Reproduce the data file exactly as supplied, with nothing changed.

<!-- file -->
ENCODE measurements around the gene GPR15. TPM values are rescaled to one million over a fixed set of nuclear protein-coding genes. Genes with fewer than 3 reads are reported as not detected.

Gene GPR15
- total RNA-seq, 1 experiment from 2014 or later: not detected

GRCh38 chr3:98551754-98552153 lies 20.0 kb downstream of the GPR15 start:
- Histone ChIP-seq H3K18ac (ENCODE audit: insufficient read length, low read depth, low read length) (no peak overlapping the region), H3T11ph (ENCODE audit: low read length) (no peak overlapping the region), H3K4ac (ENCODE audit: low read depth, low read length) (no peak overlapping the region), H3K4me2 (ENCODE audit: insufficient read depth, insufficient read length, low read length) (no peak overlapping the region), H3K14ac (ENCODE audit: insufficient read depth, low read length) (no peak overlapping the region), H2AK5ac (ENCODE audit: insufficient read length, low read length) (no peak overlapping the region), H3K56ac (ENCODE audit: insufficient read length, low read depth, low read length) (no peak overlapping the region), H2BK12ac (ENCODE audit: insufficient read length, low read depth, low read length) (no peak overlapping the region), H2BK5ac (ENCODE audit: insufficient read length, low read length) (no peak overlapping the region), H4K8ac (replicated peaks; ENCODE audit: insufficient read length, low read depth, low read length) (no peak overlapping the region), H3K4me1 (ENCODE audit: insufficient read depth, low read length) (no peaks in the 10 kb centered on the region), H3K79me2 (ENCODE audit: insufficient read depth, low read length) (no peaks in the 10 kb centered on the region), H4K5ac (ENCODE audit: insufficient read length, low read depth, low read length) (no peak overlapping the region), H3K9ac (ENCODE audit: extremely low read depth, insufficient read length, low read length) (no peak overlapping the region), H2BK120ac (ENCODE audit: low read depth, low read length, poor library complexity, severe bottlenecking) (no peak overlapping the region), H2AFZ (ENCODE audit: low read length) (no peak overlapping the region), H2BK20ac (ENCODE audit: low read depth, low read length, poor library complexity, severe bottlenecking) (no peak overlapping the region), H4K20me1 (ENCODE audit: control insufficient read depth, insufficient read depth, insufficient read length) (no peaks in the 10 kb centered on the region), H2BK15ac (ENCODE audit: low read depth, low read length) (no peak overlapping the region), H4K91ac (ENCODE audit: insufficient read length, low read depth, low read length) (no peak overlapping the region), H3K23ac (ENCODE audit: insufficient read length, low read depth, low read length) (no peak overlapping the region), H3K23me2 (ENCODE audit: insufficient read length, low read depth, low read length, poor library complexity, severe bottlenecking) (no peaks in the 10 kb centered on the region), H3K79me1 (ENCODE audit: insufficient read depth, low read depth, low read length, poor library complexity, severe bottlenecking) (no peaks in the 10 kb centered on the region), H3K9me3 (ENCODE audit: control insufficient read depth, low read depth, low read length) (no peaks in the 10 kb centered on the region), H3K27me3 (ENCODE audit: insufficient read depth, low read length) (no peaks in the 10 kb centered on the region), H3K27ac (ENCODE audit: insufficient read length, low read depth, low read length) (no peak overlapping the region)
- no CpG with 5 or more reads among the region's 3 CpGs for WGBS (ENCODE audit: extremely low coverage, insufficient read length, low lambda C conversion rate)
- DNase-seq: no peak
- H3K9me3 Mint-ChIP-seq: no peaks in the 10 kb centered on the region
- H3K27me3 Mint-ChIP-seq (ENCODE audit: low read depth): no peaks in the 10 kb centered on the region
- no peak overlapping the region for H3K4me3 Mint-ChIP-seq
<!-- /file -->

ENCODE measurements around the gene GPR15. TPM values are rescaled to one million over a fixed set of nuclear protein-coding genes. Genes with fewer than 3 reads are reported as not detected.

Gene GPR15
- total RNA-seq, 1 experiment from 2014 or later: not detected

GRCh38 chr3:98551754-98552153 lies 20.0 kb downstream of the GPR15 start:
- Histone ChIP-seq H3K18ac (ENCODE audit: insufficient read length, low read depth, low read length) (no peak overlapping the region), H3T11ph (ENCODE audit: low read length) (no peak overlapping the region), H3K4ac (ENCODE audit: low read depth, low read length) (no peak overlapping the region), H3K4me2 (ENCODE audit: insufficient read depth, insufficient read length, low read length) (no peak overlapping the region), H3K14ac (ENCODE audit: insufficient read depth, low read length) (no peak overlapping the region), H2AK5ac (ENCODE audit: insufficient read length, low read length) (no peak overlapping the region), H3K56ac (ENCODE audit: insufficient read length, low read depth, low read length) (no peak overlapping the region), H2BK12ac (ENCODE audit: insufficient read length, low read depth, low read length) (no peak overlapping the region), H2BK5ac (ENCODE audit: insufficient read length, low read length) (no peak overlapping the region), H4K8ac (replicated peaks; ENCODE audit: insufficient read length, low read depth, low read length) (no peak overlapping the region), H3K4me1 (ENCODE audit: insufficient read depth, low read length) (no peaks in the 10 kb centered on the region), H3K79me2 (ENCODE audit: insufficient read depth, low read length) (no peaks in the 10 kb centered on the region), H4K5ac (ENCODE audit: insufficient read length, low read depth, low read length) (no peak overlapping the region), H3K9ac (ENCODE audit: extremely low read depth, insufficient read length, low read length) (no peak overlapping the region), H2BK120ac (ENCODE audit: low read depth, low read length, poor library complexity, severe bottlenecking) (no peak overlapping the region), H2AFZ (ENCODE audit: low read length) (no peak overlapping the region), H2BK20ac (ENCODE audit: low read depth, low read length, poor library complexity, severe bottlenecking) (no peak overlapping the region), H4K20me1 (ENCODE audit: control insufficient read depth, insufficient read depth, insufficient read length) (no peaks in the 10 kb centered on the region), H2BK15ac (ENCODE audit: low read depth, low read length) (no peak overlapping the region), H4K91ac (ENCODE audit: insufficient read length, low read depth, low read length) (no peak overlapping the region), H3K23ac (ENCODE audit: insufficient read length, low read depth, low read length) (no peak overlapping the region), H3K23me2 (ENCODE audit: insufficient read length, low read depth, low read length, poor library complexity, severe bottlenecking) (no peaks in the 10 kb centered on the region), H3K79me1 (ENCODE audit: insufficient read depth, low read depth, low read length, poor library complexity, severe bottlenecking) (no peaks in the 10 kb centered on the region), H3K9me3 (ENCODE audit: control insufficient read depth, low read depth, low read length) (no peaks in the 10 kb centered on the region), H3K27me3 (ENCODE audit: insufficient read depth, low read length) (no peaks in the 10 kb centered on the region), H3K27ac (ENCODE audit: insufficient read length, low read depth, low read length) (no peak overlapping the region)
- no CpG with 5 or more reads among the region's 3 CpGs for WGBS (ENCODE audit: extremely low coverage, insufficient read length, low lambda C conversion rate)
- DNase-seq: no peak
- H3K9me3 Mint-ChIP-seq: no peaks in the 10 kb centered on the region
- H3K27me3 Mint-ChIP-seq (ENCODE audit: low read depth): no peaks in the 10 kb centered on the region
- no peak overlapping the region for H3K4me3 Mint-ChIP-seq